Tuesday, 30 May 2017



Five Rivers to Float on through the Balkans in August



BalkanTravellers.com   
In August, when the Balkans’ seaside resorts along the Adriatic, the Aegean and the Black Seas are bursting at the seams, the regions’ rivers beckon with their coolness. Some, like the Danube, can be enjoyed from abroad a ship, from atop a beach towel or a hopping bar on the shore. Others, of a smaller size, offer opportunities for extreme water sports or fishing, combined with a unique vantage point from which to explore natural and man-made sites.
BalkanTravellers.com offers five riverside spots to visit in the Balkans this August – a couple are for travellers whose idea of a perfect vacation includes bar-hopping and relaxing on the beach, others are for the more adventurous, while a few yet cater to the history buffs.

Although flowing through different countries, all five of the rivers highlighted here are connected – the Tara flows into the Drina, in turn it joins the Sava, which – in Belgrade, merges into the Danube, which then flows eastward to form the border between Romania and Bulgaria.

The Sava and Danube Rivers, Belgrade, Serbia




The location of Serbia’s capital at the confluence of the two rivers gives residents and visitors of the city the chance to enjoy a full range of water and shore activities.

Walking and bike riding along the banks is quite pleasant in the summer, while the special path that runs along the banks of Sava and Danube offers a strange collection of industrial and beautiful natural views.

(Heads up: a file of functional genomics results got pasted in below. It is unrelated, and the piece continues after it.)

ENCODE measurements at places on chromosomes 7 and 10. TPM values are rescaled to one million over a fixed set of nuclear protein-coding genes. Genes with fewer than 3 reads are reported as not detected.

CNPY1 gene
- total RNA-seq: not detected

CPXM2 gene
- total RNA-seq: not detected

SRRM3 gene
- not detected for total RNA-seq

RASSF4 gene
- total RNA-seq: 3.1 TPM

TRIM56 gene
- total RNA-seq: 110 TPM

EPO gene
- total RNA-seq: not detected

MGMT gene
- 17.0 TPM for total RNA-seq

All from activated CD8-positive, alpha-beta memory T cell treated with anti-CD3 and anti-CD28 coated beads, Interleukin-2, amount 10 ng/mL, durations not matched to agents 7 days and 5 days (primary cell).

Trips to one of the sixteen islands in the area are also possible – one of the best known of them, for example is the Veliko Ratno Ostrvo, or the Major War Island, which has served throughout history as an important strategic point in the conquest and defence of the city. Nowadays, the island boasts the famous Lido Beach, and is home to many rare species, including angered birds.

Ada Ciganlija is another place that locals would head to for a day on the beach. In August is gets as crowded as any of the region’s seaside resorts, but is a different kind of experience, with the river leisurely flowing by the even and flat banks.

Beside an opportunity to explore Belgrade from the water, the cruises along the Danube offer the chance to visit other places. A full-day cruise, for example, is available to Novi Sad.

The Sava and Danube Rivers banks in Belgrade are perhaps best known for the many restaurants and bars that float on rafts on the water, which become the centre of the city’s nightlife during the summer months.

Practical Information:
For details on how to reach Belgrade by air, rail or road, visit the
Route Planner of BalkanTravellers.com.

The Danube River, Vidin, Bulgaria



Further downstream on the Danube, soon after it crosses into Bulgaria, the town of Vidin, located on the river’s banks, is slowly starting to be discovered by travellers. From the times it was an exemplary Bulgarian trade port and a booming town, it has preserved a splendid mosque, an impressive church and the romantic ruins of a synagogue. Its architecture, resembling that of a provincial Austrian town, is now, to a great extent, under restoration.